My Videos Look Different Now

My Videos Look Different Now

Last week, I uploaded the first YouTube video of a chiptune cover in a completely different style in 7 years (and even then that was one single exception - otherwise, it's been more like 10!). During this time, I've been uploading music via screen recordings of FL Studio. The reason I did this for so long is that growing up, I always loved to see how people made songs, and loved seeing all the notes and recordings scroll by as the music played out. I wanted people to experience the same fascination I did, even if you might consider the method to be a little cheap/lazy from a production point of view (as opposed to making music videos, animations, or other artwork to display on screen instead).

Hopefully, the new video style captures the same idea as it did before - I still wanted people to be able to see what each channel looks like, and now this is done by displaying the waveforms of each track instead. This is not to say that I plan on moving away from FL Studio any time soon - that would be silly given how much time I've spent attempting to master it (har har, music production pun) - but I suppose I want a unique visual style that I've created myself, and something that feels familiar too.

How does it work?

I've done this by creating a piece of software from scratch, which takes a bunch of audio files you provide, along with a label and a colour, and loads the waveforms and displays them on the screen. The video is also pixelated by default, which matches the chiptune aesthetic. If you want to go even more in-depth, I've got a GitHub repository set up online, where you can view the source code and use it for yourself.

First, you'll need a song.json file. This contains all the tracks, their labels, and their colours. You can also specify if you want to align each waveform display to the start of notes, so they look nicer when playing melodies (but I've found that it doesn't look good for bass notes or drums).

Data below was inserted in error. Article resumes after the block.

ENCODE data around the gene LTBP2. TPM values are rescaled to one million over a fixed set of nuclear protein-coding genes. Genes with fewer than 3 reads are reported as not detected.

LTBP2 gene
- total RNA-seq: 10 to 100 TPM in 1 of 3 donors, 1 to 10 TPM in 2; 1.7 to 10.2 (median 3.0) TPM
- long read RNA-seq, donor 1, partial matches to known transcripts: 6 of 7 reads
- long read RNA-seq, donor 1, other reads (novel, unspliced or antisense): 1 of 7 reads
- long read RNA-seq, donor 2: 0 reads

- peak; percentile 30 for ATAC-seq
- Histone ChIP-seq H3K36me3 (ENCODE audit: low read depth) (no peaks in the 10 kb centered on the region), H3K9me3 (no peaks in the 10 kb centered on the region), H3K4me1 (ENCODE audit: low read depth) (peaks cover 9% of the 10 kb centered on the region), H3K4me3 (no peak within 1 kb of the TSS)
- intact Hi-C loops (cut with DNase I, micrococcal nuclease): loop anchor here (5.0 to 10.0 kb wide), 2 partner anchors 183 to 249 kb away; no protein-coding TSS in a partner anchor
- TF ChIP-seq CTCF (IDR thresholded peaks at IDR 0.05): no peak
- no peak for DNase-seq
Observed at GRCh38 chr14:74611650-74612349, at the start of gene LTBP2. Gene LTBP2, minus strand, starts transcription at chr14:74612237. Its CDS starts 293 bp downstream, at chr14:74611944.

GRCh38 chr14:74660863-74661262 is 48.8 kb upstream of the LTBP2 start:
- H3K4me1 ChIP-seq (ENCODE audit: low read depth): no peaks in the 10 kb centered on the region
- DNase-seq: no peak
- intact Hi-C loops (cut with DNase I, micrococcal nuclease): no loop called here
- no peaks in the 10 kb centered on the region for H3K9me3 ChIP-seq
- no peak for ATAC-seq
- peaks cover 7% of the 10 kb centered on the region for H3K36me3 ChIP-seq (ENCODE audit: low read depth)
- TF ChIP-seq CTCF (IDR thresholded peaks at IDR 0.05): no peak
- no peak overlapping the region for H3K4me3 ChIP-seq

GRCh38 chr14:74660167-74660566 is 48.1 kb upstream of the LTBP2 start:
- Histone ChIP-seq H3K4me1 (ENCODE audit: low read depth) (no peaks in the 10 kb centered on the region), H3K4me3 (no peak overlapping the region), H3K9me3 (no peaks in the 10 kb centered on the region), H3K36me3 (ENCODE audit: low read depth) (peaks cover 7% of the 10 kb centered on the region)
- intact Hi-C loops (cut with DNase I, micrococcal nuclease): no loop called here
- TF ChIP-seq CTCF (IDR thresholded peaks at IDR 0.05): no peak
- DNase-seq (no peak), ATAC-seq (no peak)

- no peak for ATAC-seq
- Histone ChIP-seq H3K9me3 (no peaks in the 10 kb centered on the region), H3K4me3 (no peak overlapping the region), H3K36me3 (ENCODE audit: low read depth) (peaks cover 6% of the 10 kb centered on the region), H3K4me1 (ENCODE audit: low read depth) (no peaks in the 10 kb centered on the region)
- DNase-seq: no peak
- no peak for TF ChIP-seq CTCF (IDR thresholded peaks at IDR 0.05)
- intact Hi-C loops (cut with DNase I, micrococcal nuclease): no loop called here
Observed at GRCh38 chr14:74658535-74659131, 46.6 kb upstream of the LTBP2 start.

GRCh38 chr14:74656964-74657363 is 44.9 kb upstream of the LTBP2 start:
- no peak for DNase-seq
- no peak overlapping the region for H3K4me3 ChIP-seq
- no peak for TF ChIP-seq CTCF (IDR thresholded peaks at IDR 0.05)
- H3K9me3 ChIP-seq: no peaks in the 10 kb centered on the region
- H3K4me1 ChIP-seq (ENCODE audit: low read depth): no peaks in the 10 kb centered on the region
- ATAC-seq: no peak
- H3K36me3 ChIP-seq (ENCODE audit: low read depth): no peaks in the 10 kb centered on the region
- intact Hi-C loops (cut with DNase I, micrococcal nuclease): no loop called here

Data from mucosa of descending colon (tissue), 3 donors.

Once that's set up, the software will attempt to load each of the audio files you've specified in song.json, and see if it can decode it. If it can, it'll start loading enough samples from each track to fill the duration of at least one frame on screen (which is usually about 700 samples when played at 30 frames per second). Next, if skip over some details of the extra calculations it performs (for alignment and such), it will essentially loop through each sample and draw a pixel for whatever amplitude that sample has at that particular time throughout the frame. For big jumps in volume, it'll also draw a line from one sample to another, so it looks like one continuous waveform.

At the end of each frame, the software will resize the image to scale we specify (4x by default), and render that to the end of a video file. This is actually the slowest part of the software, and I'm looking to optimise this if possible, because currently it takes just about as long to render the video as it does to play the song.

When any of the audio tracks have run out samples to load, the software will be notified and the video will finish rendering. While all of this is happening, it displays a progress bar on the screen which is estimated based on the total duration of the first audio track loaded in.

Anything to add?

Well, since I uploaded the first video in this style, I've added the ability to use gradient backgrounds, which I think look a lot nicer than the flat colours you see in the image at the top, although I genuinely don't think there's anything else to add.

Something I would like to attempt is loading an FL Studio project file, taking all the note data for each associated track, and display them on screen somehow, but - a) that would essentially require creating a new library from scratch which parses FLP files and all their note data, and b) tie me in to FL Studio forever which, again, is not ever likely to change, but the current method literally just uses audio files - I appreciate the simplicity.

What does it look like?

After all that, if you'd like to see what it actually looks like in motion, here's the video I uploaded - I hope you like it!

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